Jasper National Park

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Jasper National Park
IUCN category II (national park)
A small island with spruce trees on an alpine lake surrounded by peaks
Map showing the location of Jasper National Park
Jasper National Park
Jasper Park Location
Location Alberta, Canada
Nearest city Jasper
Coordinates 52°48′N 117°54′W / 52.8°N 117.9°W / 52.8; -117.9Coordinates: 52°48′N 117°54′W / 52.8°N 117.9°W / 52.8; -117.9
Area 10,878 km2 (4,200 sq mi)
Established 1907
Visitors 1,991,482[1] (in 2012)
Governing body Parks Canada
World Heritage Site 304

Jasper National Park is the largest national park in the Canadian Rockies, spanning 10,878 km2 (4,200 sq mi). It is located in the province of Alberta, north of Banff National Park and west of the City of Edmonton. The park includes the glaciers of the Columbia Icefield, hot springs, lakes, waterfalls and mountains. Wildlife in the park includes elk, caribou, moose, mule deer, white-tailed deer, mountain goats, bighorn sheep, grizzly bears, black bears, coyotes, beavers, Rocky Mountain pikas, hoary marmots, grey wolves, mountain lions, and wolverines.


Jasper was named after Jasper Hawes, who operated a trading post in the region for the North West Company. Before this it was referred to as Fitzhugh. The park was established on September 14, 1907 as Jasper Forest Park, and was granted national park status in 1930, with the passing of the National Parks Act.[2]

In 2012, Jasper National Park had 1,991,482 visitors.[1]

World Heritage Site[edit]

This park was declared a UNESCO World Heritage Site in 1984, together with the other national and provincial parks that form the Canadian Rocky Mountain Parks, for the mountain landscapes containing mountain peaks, glaciers, lakes, waterfalls, canyons, and limestone caves as well as fossils found here.


Mount Athabasca in Jasper National Park in the summer (2013).

Major river systems originating in the park include the Athabasca and Smoky rivers (part of the Arctic Ocean basin).


Fryatt Valley from the top of the head wall.

Some of the park's scenic attractions include Mount Edith Cavell, Pyramid Lake with Pyramid Mountain, Maligne Lake, Medicine Lake, and the Tonquin Valley. Other attractions are the Marmot Basin ski area; the Snocoach tours of the Athabasca Glacier, an outlet glacier of the Columbia Icefield; Athabasca Falls; the Jasper Skytram, and numerous other outdoor related recreational activities (such as hiking, fishing, wildlife viewing, rafting, kayaking and camping). The Miette Hot Springs are located close to the northeast entrance. The Miette Hot Springs are created by an extremely hot spring cooled by the mountain to temperatures suitable for humans.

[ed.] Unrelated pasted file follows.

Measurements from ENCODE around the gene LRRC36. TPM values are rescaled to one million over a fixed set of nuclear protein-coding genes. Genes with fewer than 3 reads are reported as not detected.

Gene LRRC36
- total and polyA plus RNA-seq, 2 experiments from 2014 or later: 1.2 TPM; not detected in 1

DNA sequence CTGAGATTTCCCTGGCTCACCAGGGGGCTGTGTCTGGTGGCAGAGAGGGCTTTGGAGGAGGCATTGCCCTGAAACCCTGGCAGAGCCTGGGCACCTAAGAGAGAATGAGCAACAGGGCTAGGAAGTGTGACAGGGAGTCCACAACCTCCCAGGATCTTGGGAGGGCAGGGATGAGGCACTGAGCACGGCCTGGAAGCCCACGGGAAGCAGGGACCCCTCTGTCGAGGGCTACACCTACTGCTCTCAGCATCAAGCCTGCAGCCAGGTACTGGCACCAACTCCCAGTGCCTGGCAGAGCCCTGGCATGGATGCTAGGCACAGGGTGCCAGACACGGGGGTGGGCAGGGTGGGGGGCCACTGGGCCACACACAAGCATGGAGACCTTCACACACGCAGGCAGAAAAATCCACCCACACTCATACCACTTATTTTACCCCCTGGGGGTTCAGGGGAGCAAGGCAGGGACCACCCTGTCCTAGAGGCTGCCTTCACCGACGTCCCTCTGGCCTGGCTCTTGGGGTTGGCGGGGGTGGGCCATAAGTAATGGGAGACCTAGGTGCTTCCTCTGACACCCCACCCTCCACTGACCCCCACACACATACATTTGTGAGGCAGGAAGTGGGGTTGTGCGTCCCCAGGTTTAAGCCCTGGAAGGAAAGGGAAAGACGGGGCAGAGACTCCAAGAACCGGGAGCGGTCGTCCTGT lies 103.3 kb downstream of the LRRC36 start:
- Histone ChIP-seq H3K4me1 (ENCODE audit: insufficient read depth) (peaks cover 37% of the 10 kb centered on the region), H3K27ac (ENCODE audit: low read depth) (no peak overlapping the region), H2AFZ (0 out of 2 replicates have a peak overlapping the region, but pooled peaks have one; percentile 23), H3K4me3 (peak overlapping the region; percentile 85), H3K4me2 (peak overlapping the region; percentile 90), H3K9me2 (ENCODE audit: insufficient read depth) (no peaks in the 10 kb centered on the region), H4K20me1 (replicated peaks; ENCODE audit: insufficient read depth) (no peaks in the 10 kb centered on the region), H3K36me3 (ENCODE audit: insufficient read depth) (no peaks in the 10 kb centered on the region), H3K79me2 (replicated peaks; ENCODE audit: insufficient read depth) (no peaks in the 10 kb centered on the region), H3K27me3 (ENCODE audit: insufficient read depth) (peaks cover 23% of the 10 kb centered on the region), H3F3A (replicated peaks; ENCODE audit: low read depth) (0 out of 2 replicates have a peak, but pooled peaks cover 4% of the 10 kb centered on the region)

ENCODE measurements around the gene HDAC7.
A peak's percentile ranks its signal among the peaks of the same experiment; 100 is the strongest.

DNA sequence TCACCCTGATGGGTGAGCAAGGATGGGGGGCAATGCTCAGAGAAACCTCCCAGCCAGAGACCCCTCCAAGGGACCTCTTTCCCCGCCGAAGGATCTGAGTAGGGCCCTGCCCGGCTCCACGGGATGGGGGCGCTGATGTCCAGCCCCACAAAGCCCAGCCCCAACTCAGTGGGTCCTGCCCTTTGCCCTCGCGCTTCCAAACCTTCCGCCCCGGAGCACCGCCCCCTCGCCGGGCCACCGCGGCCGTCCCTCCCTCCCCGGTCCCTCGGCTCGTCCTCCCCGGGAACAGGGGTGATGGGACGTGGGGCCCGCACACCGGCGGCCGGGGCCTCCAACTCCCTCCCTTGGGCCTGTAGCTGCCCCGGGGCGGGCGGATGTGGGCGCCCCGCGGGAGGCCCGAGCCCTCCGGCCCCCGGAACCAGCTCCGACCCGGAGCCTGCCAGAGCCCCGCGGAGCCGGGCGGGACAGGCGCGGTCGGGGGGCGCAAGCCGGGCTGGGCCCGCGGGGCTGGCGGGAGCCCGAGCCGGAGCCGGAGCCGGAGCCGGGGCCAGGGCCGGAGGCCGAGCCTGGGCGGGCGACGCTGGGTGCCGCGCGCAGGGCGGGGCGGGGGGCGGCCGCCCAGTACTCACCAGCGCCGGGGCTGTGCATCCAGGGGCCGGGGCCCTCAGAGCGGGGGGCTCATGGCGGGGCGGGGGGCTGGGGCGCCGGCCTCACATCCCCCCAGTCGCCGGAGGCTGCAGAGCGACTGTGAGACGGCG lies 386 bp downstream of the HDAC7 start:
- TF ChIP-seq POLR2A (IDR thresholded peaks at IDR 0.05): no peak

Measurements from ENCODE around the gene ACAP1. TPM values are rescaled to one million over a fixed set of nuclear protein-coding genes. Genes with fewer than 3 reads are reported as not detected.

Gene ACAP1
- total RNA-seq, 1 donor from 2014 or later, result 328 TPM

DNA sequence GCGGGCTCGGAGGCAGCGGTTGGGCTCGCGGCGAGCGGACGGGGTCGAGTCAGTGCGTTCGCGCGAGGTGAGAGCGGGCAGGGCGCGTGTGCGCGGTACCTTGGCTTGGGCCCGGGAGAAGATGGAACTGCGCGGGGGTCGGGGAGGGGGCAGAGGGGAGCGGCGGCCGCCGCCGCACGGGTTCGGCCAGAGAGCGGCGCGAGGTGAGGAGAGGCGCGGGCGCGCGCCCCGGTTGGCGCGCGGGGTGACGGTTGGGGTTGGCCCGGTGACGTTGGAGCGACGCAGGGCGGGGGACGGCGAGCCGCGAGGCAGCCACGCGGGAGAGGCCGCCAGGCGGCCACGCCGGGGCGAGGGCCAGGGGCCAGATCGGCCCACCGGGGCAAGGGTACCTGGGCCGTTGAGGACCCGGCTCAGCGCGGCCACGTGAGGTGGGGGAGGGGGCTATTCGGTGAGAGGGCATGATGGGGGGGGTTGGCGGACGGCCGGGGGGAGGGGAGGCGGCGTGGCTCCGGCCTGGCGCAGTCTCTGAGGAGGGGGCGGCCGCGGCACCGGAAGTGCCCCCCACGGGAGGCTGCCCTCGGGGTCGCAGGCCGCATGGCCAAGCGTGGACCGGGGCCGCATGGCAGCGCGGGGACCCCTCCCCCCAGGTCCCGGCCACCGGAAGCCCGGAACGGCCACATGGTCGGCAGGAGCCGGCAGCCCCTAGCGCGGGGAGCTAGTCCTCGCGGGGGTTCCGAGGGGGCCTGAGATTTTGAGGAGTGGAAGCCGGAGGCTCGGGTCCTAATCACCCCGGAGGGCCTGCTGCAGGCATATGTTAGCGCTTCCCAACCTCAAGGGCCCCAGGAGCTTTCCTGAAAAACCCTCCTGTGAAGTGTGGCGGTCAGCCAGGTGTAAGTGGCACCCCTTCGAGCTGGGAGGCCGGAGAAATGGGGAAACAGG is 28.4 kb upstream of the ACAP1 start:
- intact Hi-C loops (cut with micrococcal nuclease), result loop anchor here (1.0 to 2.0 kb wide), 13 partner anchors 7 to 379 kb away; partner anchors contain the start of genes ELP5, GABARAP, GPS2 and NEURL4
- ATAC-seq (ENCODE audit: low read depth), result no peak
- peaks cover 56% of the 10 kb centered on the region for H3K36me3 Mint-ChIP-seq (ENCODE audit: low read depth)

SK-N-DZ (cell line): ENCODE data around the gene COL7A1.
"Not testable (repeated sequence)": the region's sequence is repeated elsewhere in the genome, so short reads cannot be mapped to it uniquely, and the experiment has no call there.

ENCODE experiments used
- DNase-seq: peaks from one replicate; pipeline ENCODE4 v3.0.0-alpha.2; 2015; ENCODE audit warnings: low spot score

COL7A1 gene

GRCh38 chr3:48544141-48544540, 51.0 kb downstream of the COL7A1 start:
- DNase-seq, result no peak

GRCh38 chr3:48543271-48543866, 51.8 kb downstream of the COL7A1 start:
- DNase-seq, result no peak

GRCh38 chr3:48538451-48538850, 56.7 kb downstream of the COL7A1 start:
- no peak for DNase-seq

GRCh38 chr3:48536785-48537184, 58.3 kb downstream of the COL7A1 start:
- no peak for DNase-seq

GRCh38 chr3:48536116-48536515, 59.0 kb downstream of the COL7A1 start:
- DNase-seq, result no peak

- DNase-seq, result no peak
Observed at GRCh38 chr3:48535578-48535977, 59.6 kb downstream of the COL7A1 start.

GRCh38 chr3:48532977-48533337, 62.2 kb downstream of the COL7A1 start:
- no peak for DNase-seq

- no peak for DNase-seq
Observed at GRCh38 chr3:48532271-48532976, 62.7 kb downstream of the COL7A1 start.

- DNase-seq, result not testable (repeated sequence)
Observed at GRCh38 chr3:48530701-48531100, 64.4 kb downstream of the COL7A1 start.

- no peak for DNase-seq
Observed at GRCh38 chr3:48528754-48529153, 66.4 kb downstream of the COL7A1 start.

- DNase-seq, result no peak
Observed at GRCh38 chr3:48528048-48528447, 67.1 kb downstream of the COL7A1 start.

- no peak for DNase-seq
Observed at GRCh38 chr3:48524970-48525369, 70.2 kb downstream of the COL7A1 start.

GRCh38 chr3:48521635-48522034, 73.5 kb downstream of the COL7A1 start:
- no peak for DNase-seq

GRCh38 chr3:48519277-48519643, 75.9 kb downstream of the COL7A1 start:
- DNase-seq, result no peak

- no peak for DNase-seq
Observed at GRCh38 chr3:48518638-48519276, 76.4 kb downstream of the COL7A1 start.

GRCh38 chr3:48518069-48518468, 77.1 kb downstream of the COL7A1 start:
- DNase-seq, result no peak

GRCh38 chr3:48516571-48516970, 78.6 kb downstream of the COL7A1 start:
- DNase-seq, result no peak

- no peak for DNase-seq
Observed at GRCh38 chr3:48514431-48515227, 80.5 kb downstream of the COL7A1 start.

The Icefields Parkway is a highway 230 km (140 mi) in length from Lake Louise, Alberta in Banff National Park, to Jasper, Alberta. The highway parallels the continental divide, providing motor and cycle access to the mountains. The Athabasca and Sunwapta Falls are both accessible by the road.

In popular culture[edit]

Entering Jasper National Park on Yellowhead Highway

Jasper National Park is featured in the 2010 3D animated comedy-drama film Alpha and Omega as the location the two wolf protagonists are taken from and struggle to return to.[3][4][5][6]

See also[edit]


  1. ^ a b "Jasper National Park of Canada Annual Report 2013" (PDF). Parks Canada. 2013. Retrieved May 29, 2014. 
  2. ^ Parks Canada (January 2004). "Jasper National Park of Canada Visitor Information". Retrieved 2007-02-07. 
  3. ^ Loup, Mat (September 10, 2010). "US pet day celebrations launch animated ‘Alpha and Omega’ movie.". Media centre. Retrieved March 3, 2012. 
  4. ^ "Alpha and Omega promo video". Tourism Jasper's blog. Tourism Jasper. 2010. Retrieved March 3, 2012. 
  5. ^ Mah, Bill (September 28, 2010). "Jasper hopes for Hollywood bounce". Edmonton Journal. Retrieved March 3, 2012. 
  6. ^ White, Carrie (December 16, 2010). "Tourism Jasper Has A Busy First Year". The Fitzhugh. Retrieved March 3, 2012. 

External links[edit]